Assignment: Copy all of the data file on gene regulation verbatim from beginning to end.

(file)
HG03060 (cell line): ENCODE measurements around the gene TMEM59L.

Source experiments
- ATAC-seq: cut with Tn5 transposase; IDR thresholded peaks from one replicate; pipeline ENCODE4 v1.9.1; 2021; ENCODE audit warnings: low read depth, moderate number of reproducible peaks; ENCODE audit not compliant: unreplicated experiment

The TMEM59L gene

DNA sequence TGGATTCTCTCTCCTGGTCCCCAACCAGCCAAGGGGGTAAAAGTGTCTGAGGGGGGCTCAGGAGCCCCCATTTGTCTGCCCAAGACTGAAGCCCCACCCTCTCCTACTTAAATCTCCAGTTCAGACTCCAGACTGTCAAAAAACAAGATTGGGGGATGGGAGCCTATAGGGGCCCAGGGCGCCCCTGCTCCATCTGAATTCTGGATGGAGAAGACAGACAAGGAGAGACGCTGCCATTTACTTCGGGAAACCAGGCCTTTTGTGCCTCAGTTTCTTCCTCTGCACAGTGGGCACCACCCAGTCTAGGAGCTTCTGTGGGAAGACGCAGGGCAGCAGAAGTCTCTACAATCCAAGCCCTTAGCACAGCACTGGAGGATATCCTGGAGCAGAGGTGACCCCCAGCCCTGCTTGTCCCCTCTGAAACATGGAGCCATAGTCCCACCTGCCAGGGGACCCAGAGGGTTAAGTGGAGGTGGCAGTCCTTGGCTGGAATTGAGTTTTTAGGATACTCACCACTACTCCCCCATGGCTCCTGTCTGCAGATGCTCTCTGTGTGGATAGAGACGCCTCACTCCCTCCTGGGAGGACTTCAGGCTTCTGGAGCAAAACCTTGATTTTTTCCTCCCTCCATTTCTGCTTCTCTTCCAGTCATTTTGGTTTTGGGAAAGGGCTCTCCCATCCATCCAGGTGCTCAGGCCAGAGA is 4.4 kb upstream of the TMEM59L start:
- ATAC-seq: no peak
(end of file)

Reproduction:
HG03060 (cell line): ENCODE measurements around the gene TMEM59L.

Source experiments
- ATAC-seq: cut with Tn5 transposase; IDR thresholded peaks from one replicate; pipeline ENCODE4 v1.9.1; 2021; ENCODE audit warnings: low read depth, moderate number of reproducible peaks; ENCODE audit not compliant: unreplicated experiment

The TMEM59L gene

DNA sequence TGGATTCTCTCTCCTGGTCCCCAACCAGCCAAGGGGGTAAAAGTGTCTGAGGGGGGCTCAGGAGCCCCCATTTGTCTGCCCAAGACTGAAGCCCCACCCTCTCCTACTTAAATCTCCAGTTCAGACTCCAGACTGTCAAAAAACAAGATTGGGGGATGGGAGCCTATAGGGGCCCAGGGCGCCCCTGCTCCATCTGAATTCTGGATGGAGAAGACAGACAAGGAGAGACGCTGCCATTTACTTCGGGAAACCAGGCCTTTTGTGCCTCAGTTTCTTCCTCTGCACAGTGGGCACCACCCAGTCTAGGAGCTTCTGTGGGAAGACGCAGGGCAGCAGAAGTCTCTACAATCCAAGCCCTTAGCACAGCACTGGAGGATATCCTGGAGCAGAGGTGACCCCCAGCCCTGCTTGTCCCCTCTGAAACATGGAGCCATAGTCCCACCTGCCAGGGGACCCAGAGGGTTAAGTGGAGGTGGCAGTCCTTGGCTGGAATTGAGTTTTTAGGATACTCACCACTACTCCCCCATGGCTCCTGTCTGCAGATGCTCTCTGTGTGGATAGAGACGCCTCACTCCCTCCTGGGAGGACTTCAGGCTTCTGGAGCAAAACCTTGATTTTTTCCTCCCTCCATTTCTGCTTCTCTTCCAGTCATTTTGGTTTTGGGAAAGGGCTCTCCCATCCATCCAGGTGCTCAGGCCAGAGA is 4.4 kb upstream of the TMEM59L start:
- ATAC-seq: no peak